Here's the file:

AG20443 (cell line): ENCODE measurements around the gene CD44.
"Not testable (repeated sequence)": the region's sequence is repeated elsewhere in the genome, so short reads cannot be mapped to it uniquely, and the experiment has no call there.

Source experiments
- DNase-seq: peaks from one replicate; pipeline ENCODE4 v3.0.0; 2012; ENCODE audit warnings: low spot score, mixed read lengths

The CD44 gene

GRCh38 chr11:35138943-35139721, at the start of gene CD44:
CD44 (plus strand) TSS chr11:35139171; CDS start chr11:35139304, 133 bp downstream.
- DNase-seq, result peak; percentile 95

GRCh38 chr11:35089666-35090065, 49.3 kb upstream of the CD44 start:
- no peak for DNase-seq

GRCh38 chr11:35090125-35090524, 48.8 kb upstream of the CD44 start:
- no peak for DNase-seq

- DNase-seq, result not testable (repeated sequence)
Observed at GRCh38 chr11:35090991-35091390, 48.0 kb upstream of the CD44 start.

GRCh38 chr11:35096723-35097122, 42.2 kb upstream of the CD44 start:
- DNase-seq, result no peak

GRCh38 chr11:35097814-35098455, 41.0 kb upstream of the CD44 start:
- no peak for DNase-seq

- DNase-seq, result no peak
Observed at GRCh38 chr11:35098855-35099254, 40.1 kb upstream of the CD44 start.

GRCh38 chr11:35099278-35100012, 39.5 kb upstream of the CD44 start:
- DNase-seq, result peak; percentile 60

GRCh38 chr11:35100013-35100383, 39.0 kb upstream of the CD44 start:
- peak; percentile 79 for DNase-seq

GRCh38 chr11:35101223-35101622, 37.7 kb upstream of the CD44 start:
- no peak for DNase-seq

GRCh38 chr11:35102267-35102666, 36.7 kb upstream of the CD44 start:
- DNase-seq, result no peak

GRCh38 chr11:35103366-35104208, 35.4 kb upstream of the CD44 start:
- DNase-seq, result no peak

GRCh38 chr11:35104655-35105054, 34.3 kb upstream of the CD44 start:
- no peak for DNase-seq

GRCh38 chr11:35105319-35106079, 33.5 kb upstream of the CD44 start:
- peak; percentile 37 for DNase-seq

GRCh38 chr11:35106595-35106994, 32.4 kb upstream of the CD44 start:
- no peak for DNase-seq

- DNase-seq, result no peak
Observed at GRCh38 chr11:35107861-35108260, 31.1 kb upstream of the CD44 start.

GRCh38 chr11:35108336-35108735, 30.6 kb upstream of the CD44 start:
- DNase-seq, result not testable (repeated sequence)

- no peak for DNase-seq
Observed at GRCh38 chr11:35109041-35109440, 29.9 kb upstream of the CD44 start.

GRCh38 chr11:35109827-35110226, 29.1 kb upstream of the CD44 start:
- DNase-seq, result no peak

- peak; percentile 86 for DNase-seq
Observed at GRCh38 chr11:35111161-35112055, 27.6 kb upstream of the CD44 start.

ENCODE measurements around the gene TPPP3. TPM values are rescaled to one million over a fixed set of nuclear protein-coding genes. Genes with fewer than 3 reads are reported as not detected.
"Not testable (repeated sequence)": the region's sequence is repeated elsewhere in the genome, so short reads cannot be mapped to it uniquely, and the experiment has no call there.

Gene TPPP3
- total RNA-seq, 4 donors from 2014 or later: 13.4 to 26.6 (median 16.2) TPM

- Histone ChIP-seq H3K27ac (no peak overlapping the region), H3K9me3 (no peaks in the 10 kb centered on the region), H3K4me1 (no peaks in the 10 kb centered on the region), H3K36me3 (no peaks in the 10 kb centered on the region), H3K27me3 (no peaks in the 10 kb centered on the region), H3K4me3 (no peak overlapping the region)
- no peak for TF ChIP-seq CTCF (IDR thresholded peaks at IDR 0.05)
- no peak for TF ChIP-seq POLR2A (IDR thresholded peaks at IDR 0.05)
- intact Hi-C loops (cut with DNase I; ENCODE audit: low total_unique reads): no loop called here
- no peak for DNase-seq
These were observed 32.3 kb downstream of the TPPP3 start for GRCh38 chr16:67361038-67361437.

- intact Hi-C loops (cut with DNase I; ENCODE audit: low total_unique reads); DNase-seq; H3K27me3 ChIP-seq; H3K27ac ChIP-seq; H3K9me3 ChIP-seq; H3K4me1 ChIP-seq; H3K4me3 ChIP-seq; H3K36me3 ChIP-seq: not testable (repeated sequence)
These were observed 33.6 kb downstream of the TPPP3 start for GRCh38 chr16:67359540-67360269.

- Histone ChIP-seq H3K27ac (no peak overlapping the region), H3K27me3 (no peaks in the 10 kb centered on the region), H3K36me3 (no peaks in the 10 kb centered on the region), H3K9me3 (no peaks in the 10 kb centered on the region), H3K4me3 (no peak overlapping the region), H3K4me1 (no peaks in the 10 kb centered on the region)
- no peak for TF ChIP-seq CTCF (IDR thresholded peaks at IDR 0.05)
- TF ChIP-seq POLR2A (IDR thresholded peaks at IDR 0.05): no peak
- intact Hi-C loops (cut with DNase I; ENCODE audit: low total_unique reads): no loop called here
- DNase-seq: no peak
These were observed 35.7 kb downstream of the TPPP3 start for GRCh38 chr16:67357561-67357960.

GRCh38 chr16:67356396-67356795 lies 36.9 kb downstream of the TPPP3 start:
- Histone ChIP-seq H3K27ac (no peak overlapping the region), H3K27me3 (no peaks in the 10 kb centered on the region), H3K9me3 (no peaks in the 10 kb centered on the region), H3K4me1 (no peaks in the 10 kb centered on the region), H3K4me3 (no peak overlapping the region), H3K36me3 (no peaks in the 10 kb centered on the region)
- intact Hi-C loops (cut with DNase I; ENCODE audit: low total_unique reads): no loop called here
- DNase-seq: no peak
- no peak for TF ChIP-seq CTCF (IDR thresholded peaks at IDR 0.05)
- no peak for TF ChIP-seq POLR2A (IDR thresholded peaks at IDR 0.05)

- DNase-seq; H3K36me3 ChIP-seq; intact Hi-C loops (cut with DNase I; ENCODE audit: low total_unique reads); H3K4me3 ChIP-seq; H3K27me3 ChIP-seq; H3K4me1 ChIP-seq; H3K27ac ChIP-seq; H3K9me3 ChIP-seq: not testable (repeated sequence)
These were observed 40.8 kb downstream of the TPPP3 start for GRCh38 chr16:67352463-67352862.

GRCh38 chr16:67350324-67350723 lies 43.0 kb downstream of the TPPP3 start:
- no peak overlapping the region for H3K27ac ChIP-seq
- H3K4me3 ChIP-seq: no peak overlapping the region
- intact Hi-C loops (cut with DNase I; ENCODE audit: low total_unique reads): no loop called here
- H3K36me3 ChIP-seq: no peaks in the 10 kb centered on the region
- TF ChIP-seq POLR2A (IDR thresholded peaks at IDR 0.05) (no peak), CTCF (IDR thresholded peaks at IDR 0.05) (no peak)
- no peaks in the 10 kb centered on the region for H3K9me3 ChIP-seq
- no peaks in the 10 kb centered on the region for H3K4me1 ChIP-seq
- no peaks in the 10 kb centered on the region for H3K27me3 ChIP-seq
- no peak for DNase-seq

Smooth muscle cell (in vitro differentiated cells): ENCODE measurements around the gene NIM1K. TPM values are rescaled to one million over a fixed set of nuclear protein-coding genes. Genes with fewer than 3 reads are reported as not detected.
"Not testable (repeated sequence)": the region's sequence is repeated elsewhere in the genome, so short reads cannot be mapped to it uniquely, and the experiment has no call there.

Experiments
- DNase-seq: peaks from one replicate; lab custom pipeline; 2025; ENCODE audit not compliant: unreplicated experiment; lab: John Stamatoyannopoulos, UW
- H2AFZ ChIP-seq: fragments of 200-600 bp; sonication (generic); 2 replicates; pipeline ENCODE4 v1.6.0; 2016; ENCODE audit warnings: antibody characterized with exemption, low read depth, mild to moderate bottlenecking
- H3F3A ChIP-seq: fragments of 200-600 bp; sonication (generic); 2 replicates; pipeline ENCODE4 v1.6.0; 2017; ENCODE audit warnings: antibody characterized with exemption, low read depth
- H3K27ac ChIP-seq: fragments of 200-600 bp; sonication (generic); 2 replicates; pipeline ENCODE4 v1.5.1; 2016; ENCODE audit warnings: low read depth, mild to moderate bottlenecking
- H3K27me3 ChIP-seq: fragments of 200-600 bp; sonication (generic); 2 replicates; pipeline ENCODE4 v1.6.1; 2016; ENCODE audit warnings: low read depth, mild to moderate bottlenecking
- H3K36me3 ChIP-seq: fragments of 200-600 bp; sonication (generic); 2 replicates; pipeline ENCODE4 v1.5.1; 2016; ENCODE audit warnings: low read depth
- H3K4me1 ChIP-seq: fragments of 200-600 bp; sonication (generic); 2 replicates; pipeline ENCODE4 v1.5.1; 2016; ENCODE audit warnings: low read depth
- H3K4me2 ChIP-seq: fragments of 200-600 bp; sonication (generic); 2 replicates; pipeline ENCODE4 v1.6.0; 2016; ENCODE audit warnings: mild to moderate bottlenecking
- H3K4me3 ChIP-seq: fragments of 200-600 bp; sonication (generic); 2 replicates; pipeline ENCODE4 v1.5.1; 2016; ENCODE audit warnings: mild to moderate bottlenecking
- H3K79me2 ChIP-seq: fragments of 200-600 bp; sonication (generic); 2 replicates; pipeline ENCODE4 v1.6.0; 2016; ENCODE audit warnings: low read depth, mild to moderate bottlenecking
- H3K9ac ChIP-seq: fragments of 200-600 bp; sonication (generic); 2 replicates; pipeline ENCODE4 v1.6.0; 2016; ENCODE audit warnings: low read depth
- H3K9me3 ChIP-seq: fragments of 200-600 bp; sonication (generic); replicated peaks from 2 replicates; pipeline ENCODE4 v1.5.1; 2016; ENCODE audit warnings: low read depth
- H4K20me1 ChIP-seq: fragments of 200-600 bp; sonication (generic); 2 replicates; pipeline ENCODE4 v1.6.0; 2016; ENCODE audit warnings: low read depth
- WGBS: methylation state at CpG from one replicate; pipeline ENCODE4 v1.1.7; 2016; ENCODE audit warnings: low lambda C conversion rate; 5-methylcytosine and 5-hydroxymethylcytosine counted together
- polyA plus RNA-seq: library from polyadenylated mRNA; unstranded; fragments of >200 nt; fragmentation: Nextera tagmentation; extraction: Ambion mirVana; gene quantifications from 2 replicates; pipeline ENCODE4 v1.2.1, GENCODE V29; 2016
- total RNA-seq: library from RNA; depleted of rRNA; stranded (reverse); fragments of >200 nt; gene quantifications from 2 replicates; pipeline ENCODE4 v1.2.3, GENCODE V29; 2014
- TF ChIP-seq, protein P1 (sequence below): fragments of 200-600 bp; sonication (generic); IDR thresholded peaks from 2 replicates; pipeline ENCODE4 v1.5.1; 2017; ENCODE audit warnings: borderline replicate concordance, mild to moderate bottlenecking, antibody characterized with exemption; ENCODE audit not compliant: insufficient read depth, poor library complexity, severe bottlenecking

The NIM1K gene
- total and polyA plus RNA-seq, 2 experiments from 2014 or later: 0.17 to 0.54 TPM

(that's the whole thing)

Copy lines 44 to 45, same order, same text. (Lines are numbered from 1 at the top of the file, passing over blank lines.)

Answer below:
- DNase-seq, result no peak

- peak; percentile 86 for DNase-seq